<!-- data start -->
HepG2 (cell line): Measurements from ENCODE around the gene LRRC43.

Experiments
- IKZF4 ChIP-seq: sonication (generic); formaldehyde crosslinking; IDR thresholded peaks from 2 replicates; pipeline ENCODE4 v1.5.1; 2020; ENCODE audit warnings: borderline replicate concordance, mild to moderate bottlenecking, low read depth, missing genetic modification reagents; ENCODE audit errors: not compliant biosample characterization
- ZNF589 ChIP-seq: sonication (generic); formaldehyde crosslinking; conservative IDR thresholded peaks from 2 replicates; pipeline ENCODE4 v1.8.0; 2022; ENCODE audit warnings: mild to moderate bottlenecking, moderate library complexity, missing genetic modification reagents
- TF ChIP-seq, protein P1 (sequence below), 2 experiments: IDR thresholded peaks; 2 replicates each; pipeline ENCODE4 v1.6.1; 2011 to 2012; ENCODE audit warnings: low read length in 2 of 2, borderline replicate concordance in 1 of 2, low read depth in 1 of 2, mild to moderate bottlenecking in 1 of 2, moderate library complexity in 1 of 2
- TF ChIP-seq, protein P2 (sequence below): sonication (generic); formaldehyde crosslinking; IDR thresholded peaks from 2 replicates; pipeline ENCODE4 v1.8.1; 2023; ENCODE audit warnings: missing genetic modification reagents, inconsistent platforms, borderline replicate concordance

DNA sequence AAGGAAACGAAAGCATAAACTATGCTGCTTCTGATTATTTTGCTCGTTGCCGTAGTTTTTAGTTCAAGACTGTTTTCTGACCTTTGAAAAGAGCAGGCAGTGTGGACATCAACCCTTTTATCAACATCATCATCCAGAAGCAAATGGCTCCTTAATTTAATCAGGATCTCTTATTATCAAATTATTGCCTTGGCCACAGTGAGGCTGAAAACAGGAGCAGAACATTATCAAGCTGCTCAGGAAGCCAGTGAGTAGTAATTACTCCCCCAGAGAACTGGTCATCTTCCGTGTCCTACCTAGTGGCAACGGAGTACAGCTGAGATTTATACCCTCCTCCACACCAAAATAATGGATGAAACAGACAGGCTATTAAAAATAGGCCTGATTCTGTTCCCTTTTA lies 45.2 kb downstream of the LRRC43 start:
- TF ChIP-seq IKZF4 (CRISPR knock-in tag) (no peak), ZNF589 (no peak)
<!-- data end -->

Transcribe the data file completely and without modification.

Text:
HepG2 (cell line): Measurements from ENCODE around the gene LRRC43.

Experiments
- IKZF4 ChIP-seq: sonication (generic); formaldehyde crosslinking; IDR thresholded peaks from 2 replicates; pipeline ENCODE4 v1.5.1; 2020; ENCODE audit warnings: borderline replicate concordance, mild to moderate bottlenecking, low read depth, missing genetic modification reagents; ENCODE audit errors: not compliant biosample characterization
- ZNF589 ChIP-seq: sonication (generic); formaldehyde crosslinking; conservative IDR thresholded peaks from 2 replicates; pipeline ENCODE4 v1.8.0; 2022; ENCODE audit warnings: mild to moderate bottlenecking, moderate library complexity, missing genetic modification reagents
- TF ChIP-seq, protein P1 (sequence below), 2 experiments: IDR thresholded peaks; 2 replicates each; pipeline ENCODE4 v1.6.1; 2011 to 2012; ENCODE audit warnings: low read length in 2 of 2, borderline replicate concordance in 1 of 2, low read depth in 1 of 2, mild to moderate bottlenecking in 1 of 2, moderate library complexity in 1 of 2
- TF ChIP-seq, protein P2 (sequence below): sonication (generic); formaldehyde crosslinking; IDR thresholded peaks from 2 replicates; pipeline ENCODE4 v1.8.1; 2023; ENCODE audit warnings: missing genetic modification reagents, inconsistent platforms, borderline replicate concordance

DNA sequence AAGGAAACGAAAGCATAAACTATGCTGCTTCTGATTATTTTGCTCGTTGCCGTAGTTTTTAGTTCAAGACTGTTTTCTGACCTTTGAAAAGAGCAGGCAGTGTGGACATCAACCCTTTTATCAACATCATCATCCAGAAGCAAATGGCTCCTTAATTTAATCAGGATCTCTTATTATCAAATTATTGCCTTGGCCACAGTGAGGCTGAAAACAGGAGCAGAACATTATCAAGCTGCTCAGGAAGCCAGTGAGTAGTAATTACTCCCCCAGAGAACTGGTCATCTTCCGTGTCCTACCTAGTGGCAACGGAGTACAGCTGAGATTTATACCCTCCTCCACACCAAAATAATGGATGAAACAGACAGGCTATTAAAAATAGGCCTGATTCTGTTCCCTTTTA lies 45.2 kb downstream of the LRRC43 start:
- TF ChIP-seq IKZF4 (CRISPR knock-in tag) (no peak), ZNF589 (no peak)